You might not realize it, but you see their work every day in Wyoming. Any time you pass the Civic Center. Whenever your kids play on the , take part in after-school programs, or when the luminaria line the streets and horse-drawn carriages give rides around town every December – you’re seeing the legacy of the Junior Woman’s Club of Wyoming.

“JWC is part of the landscape of Wyoming,” says Emma Bernay, club Vice President. “Volunteers really help keep this place running. We’re so lucky to have the resources to do these things.”

Ch-ch-ch-Changes

The JWC was founded in 1948 as a way for women to contribute to their community outside the home—and spend some time with friends. One of their first projects was to help raise funds to rebuild the Civic Center, which burned down in 1949. Since that time, the JWC has provided volunteers and fundraising assistance for a wide variety of projects and organizations in and around Wyoming.

In recent years, however, “Membership went through a steep decline,” Bernay says. “More women were working, and there were other outlets to express ourselves.” Around the time that she joined, “The club did a lot of soul-searching, like ‘Are we outdated?’ And so we overhauled ourselves, streamlined the meetings, made things easier for working parents.” That made all the difference. “The last couple of years have been the biggest new-member classes ever.”

Friendship, Service, and

While the club may have been updated, the goals and purposes remain the same: fostering civic involvement and volunteerism—and providing a circle of friends. Becky Freund joined when her kids were ages one and three. She says, “I checked it out selfishly as a way get out of the house and have some adult contact. It worked!” Since then, she has become more involved in the club and community, chairing a fundraiser and serving as membership co-chair as well.

In fact, every member is expected to volunteer in the community — through the club and on an individual basis. “I was able to ‘sample’ volunteer and service opportunities,” says Shawn Gilligan, who joined JWC in 2008. “I settled on delivering because that best fit my life at the time. Later I became a regular volunteer at Valley Interfaith Food and Clothing Center. I was able to satisfy my need to do something positive and benefit my community.” The members also participate in service activities at each regular meeting. In all, JWC members contributed over a thousand hours of volunteer service in 2016-2017, working with , , , and many others.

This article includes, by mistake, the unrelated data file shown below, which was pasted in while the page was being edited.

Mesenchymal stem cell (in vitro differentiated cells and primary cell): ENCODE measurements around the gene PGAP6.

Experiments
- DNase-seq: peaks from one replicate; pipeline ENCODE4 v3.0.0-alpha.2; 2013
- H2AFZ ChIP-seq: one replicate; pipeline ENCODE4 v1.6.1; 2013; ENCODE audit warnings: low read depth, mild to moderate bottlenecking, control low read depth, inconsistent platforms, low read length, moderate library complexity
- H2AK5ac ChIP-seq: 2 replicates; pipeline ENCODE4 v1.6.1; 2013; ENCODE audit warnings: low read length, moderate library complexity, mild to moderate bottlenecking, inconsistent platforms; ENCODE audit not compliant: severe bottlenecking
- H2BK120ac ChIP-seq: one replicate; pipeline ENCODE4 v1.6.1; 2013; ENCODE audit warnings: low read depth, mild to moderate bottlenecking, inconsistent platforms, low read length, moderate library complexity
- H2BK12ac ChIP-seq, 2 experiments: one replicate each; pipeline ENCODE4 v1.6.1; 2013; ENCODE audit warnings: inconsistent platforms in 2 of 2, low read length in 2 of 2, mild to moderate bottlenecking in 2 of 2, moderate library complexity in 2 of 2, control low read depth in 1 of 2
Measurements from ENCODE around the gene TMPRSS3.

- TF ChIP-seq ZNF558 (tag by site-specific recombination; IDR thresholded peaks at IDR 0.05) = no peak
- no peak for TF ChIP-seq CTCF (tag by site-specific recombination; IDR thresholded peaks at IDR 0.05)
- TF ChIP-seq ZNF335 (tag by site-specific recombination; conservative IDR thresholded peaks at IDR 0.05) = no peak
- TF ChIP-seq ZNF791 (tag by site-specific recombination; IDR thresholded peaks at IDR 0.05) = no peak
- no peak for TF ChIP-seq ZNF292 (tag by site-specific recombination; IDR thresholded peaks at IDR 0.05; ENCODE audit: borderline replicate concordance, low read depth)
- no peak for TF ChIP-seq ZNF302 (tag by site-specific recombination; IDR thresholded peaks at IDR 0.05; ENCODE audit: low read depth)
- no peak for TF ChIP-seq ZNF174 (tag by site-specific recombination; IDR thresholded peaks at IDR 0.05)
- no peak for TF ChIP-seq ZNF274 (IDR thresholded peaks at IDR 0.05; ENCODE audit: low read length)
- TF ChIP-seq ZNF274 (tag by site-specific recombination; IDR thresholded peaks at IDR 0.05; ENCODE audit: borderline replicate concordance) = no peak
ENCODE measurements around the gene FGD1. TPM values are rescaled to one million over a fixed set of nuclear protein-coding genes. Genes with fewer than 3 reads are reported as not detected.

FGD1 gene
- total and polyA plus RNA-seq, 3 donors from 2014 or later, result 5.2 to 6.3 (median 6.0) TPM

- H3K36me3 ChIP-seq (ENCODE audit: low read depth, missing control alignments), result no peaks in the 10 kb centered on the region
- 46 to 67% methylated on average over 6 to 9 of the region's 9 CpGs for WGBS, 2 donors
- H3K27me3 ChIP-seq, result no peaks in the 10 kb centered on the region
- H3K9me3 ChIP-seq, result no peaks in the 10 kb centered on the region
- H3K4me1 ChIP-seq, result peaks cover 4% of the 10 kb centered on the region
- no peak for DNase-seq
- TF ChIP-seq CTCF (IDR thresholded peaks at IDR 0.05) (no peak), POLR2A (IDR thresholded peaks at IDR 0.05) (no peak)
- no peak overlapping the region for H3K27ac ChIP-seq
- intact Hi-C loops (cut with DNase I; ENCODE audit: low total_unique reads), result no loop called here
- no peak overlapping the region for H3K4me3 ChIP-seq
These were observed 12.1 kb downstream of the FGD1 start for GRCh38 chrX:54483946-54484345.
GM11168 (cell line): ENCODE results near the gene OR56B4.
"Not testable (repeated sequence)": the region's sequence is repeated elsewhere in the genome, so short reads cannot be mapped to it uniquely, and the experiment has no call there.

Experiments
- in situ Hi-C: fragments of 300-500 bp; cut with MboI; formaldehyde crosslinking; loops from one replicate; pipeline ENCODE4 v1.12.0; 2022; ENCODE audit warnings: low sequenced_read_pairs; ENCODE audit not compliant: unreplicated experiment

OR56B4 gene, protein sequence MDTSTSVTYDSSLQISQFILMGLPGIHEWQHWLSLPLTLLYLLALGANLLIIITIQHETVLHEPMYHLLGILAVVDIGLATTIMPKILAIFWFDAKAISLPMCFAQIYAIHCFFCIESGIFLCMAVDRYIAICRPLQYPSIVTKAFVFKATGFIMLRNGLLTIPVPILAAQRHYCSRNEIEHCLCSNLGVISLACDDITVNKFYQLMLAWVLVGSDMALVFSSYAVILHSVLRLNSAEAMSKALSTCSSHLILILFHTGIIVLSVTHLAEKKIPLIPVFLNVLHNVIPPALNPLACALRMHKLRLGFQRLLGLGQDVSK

The third “pillar” of the JWC triangle is philanthropy — raising funds for a variety of worthy causes. Last year the club raised and disbursed over $20,000 for such organizations as Wyoming Youth Services, the Fine Arts Center, and Wyoming City Schools, providing things like supplies and scholarships. “But there’s also a lot of communities just outside Wyoming that need our help as well,” says Emma Bernay. “We’re working with , Valley Interfaith, and , which is a refugee assistance organization. I’m proud that we’re able to focus our attention on groups who are truly, truly in need.”

The monies that JWC donates come from several fund raisers the club holds during the year, most noticeably through the sale of luminaria to Light Up Wyoming during the holidays, but always as something fun and community-oriented. “The Euchre Tournament!” says Shawn Gilligan. “It’s a fun, social night, and it’s our second-largest fundraiser.”

There’s also the ‘Rocking Fundraiser, which allows people to prank their neighbors by placing giant shamrocks in their yards. “One of the amazing things,” says Bernay, “is that every penny we raise goes right back into the community. Our dues pay for our meetings and social events, but all the money we fundraise goes directly to the community.”

That Small Town Feel

Many JWC members share similar stories about joining the club after moving to town. “It was a great way to meet my new neighbors and give back,” says Kelly Myers. “One of my favorite things about Wyoming is the small town feel, and JWC is a special part of that feeling.”

Emma Bernay agrees. “I didn’t really feel connected to Wyoming as a teenager,” she says of moving back as an adult. “As an adult woman and a parent, JWC has really strengthened my connection to Wyoming.”

While many new members come to the club at the urging of friends, Bernay stresses that all women are welcome. “No matter where you come from, how old or young your kids are, if you have kids or not, the Junior Woman’s Club is a very open and accepting way to enter into Wyoming.”

The JWC meets at the on the 3rd Wednesday of each month at 7:00 p.m. Anyone interested in joining can contact Becky Freund or Denise Litter at membership@jwc-wyoming.org. For other information, see the JWC website jwc-wyoming.org or contact Emma Bernay or Jen Dillhoff at president@jwc-wyoming.org.